The Boys Markets injunction is a narrow exception to the anti-injunction policy of the Norris-LaGuardia Act, 29 U.S.C. §§ 101-15. To be enjoinable under Boys Markets, it is not enough that the strike breaches a contractual no-strike clause; "there is no general federal anti-strike policy." Buffalo Forge Co. v. United Steelworkers, ___ U.S. ___, at ___, 96 S. Ct. 3141, 49 L. Ed. 2d 1022 (1976), quoting Sinclair Refining Co. v. Atkinson, 370 U.S. 195, 225, 82 S. Ct. 1328, 8 L. Ed. 2d 440 (1962). The purpose of Boys Markets was to provide a means of enforcing promises to arbitrate. Buffalo Forge Co., supra. Under Boys Markets, this court has the power to enjoin a labor strike that is in breach of a no-strike agreement only if the dispute is subject to mandatory arbitration. The burden of proving every element required for injunctive relief is on the plaintiff. North American Coal Corp. v. Mineworkers, Local 2262, 497 F.2d 459, 465 (6th Cir. 1974).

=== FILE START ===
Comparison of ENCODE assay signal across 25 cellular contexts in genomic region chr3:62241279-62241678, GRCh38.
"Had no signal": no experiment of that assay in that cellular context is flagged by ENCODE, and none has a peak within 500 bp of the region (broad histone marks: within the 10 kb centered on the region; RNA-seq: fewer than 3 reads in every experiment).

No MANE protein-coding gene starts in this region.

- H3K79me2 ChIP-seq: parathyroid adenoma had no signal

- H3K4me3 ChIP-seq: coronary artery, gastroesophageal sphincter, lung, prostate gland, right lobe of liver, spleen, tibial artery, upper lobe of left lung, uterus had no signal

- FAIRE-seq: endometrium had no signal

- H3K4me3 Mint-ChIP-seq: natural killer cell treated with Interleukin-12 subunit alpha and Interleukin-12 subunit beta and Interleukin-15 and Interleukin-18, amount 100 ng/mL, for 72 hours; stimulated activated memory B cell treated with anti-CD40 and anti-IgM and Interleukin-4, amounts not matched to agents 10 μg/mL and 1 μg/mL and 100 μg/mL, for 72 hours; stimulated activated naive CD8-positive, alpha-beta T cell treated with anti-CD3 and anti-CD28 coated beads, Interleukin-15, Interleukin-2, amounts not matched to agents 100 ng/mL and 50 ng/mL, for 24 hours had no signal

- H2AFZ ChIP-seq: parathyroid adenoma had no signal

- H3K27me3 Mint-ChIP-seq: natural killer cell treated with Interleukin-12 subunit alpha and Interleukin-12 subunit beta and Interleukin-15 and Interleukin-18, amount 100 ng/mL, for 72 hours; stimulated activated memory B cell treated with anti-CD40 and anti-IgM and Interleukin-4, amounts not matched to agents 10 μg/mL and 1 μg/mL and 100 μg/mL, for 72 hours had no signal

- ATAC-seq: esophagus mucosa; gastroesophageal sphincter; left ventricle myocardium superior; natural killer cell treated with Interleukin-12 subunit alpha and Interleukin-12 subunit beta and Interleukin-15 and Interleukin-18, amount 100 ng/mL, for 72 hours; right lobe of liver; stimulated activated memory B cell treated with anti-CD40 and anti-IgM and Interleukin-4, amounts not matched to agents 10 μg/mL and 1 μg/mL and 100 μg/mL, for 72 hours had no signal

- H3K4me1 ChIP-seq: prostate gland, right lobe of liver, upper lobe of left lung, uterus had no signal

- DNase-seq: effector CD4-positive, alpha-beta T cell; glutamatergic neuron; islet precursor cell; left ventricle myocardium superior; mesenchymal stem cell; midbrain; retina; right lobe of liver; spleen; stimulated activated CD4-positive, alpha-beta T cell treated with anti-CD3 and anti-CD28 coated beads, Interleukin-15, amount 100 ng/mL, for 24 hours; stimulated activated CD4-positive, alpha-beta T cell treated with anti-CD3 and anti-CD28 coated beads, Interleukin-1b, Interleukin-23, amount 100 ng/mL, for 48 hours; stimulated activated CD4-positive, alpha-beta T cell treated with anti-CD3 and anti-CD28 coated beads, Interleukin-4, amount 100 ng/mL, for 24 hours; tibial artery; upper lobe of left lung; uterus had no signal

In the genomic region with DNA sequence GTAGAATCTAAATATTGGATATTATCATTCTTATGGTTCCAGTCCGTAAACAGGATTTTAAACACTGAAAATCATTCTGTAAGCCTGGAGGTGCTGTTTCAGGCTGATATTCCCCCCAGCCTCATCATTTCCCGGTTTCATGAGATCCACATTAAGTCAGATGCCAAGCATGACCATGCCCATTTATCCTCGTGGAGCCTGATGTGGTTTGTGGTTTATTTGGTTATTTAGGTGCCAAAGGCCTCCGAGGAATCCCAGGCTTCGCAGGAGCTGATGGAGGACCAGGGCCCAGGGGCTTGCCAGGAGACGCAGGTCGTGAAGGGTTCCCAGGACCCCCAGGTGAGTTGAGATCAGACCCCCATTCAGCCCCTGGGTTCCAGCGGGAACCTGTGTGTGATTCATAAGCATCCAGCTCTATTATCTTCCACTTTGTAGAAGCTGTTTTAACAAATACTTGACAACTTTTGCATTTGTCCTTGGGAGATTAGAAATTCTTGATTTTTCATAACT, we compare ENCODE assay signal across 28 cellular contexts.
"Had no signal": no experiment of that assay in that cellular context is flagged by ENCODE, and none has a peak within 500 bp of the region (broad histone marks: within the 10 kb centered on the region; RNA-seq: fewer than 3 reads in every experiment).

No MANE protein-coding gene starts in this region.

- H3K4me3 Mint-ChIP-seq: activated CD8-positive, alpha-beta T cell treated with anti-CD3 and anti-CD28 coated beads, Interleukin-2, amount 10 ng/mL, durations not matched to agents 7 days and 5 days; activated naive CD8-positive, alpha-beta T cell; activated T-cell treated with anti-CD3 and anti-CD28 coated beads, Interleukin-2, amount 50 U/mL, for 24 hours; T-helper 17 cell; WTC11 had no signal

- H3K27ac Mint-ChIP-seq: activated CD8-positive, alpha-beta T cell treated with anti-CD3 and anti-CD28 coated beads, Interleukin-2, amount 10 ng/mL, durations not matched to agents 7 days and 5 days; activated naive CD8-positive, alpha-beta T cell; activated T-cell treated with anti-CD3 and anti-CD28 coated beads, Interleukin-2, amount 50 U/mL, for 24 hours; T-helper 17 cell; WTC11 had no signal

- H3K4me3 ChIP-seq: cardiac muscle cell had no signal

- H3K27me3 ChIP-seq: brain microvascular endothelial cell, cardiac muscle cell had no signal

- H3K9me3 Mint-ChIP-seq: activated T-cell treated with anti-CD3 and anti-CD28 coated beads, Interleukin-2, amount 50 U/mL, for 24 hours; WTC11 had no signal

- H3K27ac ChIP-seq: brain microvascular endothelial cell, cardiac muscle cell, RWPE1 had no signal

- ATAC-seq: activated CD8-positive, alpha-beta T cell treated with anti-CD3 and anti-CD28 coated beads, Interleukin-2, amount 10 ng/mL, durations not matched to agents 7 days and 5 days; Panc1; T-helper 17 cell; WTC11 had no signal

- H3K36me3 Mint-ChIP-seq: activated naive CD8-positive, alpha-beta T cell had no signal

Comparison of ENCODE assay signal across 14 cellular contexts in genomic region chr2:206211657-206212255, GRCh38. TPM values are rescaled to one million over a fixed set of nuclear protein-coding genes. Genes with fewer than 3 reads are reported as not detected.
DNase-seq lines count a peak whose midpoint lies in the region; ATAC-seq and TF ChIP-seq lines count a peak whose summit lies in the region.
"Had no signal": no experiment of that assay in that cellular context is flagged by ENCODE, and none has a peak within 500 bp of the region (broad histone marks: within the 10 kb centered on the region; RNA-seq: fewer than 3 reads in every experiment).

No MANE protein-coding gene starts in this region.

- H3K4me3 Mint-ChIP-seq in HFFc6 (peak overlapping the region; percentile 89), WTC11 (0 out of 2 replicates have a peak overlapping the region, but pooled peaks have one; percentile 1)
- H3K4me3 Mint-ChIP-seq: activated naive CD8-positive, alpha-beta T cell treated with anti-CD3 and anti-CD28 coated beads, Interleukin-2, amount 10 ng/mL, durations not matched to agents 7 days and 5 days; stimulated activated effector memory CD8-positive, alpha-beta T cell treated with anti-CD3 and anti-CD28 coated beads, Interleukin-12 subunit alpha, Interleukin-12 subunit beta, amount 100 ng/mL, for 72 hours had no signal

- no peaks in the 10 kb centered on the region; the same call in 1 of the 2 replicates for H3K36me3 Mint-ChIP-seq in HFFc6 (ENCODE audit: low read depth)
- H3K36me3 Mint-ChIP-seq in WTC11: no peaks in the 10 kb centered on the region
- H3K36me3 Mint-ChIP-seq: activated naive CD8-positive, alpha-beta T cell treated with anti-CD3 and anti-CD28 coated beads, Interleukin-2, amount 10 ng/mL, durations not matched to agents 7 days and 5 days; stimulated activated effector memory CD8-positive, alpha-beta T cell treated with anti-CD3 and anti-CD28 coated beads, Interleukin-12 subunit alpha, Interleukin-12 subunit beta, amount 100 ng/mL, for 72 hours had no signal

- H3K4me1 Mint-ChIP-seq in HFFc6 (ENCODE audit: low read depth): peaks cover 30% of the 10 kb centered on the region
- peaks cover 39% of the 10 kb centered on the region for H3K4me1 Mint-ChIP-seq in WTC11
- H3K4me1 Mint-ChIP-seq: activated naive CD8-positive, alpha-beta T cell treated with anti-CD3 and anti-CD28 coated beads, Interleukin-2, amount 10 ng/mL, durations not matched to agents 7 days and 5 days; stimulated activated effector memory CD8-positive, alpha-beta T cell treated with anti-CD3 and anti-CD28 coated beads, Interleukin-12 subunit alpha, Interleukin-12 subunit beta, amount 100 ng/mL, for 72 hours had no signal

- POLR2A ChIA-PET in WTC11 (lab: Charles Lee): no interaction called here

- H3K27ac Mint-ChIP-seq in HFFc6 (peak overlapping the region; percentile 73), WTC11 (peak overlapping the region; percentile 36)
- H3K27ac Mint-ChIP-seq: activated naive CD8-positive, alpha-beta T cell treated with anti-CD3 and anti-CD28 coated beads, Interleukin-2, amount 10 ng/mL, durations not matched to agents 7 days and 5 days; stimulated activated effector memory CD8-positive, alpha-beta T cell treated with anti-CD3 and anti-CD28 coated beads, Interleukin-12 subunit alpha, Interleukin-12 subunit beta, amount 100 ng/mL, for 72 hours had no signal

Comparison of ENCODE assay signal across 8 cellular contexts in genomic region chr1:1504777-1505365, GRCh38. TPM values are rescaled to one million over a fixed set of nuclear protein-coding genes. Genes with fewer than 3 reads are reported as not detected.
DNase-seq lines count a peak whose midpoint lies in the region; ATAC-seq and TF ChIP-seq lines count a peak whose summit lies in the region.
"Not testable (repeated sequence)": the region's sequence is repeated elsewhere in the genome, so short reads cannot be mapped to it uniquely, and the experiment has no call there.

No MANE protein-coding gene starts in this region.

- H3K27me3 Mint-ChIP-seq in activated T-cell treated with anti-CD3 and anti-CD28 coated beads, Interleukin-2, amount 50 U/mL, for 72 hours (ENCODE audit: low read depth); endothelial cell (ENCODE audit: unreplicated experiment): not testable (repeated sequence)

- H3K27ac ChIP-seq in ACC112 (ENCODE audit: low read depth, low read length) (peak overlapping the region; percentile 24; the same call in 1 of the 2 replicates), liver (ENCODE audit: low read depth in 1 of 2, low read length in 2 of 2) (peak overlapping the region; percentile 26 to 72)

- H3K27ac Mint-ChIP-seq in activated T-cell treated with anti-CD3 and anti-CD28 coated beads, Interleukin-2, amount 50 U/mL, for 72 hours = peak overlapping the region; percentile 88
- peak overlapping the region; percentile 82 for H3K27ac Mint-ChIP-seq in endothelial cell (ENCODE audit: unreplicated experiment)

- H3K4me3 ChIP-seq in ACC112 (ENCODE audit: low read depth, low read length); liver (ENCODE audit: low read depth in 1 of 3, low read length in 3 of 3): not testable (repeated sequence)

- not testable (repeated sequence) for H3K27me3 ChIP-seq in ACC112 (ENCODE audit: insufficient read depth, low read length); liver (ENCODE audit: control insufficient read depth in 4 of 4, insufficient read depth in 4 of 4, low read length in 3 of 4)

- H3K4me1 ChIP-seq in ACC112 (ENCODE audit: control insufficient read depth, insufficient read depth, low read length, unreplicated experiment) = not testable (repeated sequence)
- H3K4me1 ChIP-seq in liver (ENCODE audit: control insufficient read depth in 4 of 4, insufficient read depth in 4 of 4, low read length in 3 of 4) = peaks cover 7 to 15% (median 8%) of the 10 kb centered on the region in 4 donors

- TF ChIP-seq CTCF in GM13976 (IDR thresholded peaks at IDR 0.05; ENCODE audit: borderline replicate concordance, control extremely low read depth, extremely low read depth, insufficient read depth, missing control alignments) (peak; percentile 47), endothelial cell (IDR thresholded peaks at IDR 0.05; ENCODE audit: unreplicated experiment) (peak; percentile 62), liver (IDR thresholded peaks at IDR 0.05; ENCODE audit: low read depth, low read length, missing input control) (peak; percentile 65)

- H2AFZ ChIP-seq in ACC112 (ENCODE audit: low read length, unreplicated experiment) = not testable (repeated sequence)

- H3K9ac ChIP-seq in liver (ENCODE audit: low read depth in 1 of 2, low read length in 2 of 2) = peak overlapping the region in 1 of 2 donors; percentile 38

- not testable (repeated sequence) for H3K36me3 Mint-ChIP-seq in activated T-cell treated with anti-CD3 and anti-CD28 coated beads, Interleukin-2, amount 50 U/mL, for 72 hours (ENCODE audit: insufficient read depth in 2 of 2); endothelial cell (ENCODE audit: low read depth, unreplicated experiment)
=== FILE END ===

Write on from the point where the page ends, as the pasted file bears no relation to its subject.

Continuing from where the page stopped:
The plaintiff in this case has not sustained its burden. All the evidence indicates that the primary dispute was between the strikers and their union, and that it concerned the terms and conditions of employment under the proposed contract. Such a dispute is a "labor dispute" within the meaning of the Norris-LaGuardia Act,[1] which is not arbitrable under the governing contract. Cf. Emery Air Freight Corp. v. Teamsters, Local 295, 2 Cir., 449 F.2d 586, 591 (1971), cert. denied, 405 U.S. 1066, 92 S. Ct. 1500, 31 L. Ed. 2d 796 (1972). Although the arbitration clause is broad, it contains no provision for the arbitration of internal union disputes; nor does it contain any provision for interest arbitration. It is inconceivable to this court that such important *78 matters could be read into the arbitration clause by implication.[2] The court therefore lacks the jurisdiction to enjoin this strike. 29 U.S.C. § 104.